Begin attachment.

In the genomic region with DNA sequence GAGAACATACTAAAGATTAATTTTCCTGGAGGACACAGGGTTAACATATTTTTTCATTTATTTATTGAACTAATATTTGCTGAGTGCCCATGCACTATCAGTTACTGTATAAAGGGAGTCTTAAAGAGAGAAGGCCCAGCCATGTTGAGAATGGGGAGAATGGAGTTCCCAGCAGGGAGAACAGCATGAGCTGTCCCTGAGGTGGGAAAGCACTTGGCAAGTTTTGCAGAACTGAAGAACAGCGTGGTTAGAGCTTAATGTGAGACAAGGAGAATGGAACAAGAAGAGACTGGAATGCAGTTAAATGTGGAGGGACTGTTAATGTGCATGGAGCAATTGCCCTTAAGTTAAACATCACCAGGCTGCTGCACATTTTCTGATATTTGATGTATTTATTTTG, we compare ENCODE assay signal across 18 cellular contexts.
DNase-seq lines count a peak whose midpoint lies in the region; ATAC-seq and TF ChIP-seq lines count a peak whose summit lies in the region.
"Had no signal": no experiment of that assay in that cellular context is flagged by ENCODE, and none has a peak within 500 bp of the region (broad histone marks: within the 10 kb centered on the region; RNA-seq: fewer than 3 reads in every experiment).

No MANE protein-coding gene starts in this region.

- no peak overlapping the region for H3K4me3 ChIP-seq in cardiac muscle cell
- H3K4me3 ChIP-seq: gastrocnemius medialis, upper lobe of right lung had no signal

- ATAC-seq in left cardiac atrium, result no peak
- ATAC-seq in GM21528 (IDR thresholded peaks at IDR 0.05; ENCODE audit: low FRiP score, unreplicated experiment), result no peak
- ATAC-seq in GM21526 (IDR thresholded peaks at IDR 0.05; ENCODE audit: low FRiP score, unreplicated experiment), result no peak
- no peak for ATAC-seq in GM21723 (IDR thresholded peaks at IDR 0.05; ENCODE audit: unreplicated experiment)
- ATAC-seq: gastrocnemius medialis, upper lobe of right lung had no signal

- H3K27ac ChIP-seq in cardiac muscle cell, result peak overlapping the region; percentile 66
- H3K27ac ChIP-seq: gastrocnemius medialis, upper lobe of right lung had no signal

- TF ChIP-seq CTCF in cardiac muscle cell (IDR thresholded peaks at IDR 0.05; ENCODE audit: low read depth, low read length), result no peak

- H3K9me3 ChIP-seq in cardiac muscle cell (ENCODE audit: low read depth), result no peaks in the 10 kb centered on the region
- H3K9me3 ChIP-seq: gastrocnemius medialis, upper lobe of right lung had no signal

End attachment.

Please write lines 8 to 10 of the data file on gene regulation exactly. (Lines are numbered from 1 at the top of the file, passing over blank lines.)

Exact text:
- ATAC-seq in GM21528 (IDR thresholded peaks at IDR 0.05; ENCODE audit: low FRiP score, unreplicated experiment), result no peak
- ATAC-seq in GM21526 (IDR thresholded peaks at IDR 0.05; ENCODE audit: low FRiP score, unreplicated experiment), result no peak
- no peak for ATAC-seq in GM21723 (IDR thresholded peaks at IDR 0.05; ENCODE audit: unreplicated experiment)